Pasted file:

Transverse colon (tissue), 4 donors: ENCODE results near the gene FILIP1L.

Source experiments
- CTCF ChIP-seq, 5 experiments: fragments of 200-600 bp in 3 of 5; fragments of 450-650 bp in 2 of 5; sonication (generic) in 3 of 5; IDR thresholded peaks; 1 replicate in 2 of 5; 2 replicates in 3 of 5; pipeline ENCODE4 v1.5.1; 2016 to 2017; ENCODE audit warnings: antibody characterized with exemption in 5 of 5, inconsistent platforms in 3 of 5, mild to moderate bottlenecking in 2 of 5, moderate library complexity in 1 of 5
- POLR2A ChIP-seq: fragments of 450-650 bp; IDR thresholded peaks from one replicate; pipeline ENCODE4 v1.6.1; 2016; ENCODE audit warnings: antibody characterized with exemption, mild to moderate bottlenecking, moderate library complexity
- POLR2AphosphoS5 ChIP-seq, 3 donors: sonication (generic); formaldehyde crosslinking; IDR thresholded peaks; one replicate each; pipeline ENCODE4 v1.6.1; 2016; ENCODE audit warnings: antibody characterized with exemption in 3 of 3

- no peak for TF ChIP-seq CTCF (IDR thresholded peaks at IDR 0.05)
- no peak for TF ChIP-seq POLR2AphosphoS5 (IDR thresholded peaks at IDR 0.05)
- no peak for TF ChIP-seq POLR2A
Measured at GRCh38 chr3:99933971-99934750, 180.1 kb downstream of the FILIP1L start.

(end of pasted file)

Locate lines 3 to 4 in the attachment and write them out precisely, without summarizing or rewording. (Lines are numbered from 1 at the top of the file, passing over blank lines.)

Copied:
- CTCF ChIP-seq, 5 experiments: fragments of 200-600 bp in 3 of 5; fragments of 450-650 bp in 2 of 5; sonication (generic) in 3 of 5; IDR thresholded peaks; 1 replicate in 2 of 5; 2 replicates in 3 of 5; pipeline ENCODE4 v1.5.1; 2016 to 2017; ENCODE audit warnings: antibody characterized with exemption in 5 of 5, inconsistent platforms in 3 of 5, mild to moderate bottlenecking in 2 of 5, moderate library complexity in 1 of 5
- POLR2A ChIP-seq: fragments of 450-650 bp; IDR thresholded peaks from one replicate; pipeline ENCODE4 v1.6.1; 2016; ENCODE audit warnings: antibody characterized with exemption, mild to moderate bottlenecking, moderate library complexity